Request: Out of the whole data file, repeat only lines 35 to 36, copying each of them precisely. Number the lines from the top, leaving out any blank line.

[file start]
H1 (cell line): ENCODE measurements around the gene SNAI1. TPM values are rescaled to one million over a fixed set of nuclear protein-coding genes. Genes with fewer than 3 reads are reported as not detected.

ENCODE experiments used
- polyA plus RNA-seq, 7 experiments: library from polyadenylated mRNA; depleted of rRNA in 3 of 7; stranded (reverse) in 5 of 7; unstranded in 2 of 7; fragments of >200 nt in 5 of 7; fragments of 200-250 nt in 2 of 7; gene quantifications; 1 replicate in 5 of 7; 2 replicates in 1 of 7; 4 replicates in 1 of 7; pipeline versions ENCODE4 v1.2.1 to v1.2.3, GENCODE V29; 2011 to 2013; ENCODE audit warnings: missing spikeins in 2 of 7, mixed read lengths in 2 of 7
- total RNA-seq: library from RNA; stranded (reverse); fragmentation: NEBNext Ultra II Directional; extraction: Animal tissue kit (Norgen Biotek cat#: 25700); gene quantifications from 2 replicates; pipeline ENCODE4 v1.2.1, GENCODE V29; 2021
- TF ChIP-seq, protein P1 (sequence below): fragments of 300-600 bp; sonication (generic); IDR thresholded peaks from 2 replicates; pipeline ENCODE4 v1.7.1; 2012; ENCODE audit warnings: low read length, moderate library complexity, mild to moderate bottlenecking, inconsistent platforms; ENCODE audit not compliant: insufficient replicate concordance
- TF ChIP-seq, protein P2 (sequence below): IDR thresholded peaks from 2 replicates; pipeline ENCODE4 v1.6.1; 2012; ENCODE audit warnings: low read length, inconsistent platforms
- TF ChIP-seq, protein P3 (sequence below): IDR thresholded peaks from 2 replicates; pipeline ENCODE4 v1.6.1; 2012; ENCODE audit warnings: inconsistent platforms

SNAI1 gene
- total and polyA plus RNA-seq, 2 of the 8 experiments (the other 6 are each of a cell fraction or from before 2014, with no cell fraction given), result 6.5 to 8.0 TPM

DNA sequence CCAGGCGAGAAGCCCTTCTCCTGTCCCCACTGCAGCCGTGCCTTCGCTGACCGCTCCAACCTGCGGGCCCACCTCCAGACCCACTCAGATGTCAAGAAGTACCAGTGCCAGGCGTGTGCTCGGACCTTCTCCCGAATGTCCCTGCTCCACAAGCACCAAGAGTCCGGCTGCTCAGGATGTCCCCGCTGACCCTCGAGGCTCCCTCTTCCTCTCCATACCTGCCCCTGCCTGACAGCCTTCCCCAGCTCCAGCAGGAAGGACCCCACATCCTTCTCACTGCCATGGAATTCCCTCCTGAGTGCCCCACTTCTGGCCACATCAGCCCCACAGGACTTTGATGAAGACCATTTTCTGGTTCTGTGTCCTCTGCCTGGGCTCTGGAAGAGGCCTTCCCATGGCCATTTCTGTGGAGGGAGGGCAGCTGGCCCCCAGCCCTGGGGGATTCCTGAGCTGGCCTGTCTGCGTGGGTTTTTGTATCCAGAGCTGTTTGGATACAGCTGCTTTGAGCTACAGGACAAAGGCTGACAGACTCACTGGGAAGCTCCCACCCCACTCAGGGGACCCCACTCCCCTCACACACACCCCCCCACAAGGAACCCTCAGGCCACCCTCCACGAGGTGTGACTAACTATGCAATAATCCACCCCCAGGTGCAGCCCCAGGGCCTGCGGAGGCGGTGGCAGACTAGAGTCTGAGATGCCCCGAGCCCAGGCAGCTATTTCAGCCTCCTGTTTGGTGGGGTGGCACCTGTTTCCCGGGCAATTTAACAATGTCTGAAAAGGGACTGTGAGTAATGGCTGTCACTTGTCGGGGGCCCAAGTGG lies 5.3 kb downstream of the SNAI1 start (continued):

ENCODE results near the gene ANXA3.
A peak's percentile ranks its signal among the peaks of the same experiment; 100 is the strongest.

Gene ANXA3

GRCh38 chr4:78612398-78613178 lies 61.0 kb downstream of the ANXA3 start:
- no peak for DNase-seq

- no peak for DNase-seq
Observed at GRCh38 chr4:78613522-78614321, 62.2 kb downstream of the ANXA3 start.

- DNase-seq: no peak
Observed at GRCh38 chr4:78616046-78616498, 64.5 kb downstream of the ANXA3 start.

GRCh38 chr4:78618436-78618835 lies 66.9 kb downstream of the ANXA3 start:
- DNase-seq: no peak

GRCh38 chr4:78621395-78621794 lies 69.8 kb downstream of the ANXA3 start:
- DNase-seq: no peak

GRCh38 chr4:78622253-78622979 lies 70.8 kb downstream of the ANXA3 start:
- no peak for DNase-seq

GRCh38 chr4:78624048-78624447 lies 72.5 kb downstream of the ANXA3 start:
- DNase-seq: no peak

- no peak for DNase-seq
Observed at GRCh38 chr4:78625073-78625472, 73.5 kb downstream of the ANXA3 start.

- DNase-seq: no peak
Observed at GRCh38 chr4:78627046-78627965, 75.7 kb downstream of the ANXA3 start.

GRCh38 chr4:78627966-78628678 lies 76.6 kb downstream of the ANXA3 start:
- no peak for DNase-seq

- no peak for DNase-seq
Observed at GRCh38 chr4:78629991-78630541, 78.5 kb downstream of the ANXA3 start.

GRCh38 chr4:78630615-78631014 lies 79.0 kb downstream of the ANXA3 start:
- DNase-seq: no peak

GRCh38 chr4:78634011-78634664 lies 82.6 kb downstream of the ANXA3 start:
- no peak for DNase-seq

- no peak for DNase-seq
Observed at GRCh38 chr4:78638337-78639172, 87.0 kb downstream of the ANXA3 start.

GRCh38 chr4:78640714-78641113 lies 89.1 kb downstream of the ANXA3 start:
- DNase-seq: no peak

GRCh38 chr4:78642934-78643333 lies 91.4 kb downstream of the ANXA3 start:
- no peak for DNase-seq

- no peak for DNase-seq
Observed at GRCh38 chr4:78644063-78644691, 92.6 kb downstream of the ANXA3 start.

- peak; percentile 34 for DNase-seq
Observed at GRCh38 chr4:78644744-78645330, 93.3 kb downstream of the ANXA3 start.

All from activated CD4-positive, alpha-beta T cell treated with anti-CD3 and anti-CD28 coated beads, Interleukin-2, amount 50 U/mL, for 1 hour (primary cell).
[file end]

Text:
Observed at GRCh38 chr4:78629991-78630541, 78.5 kb downstream of the ANXA3 start.

GRCh38 chr4:78630615-78631014 lies 79.0 kb downstream of the ANXA3 start: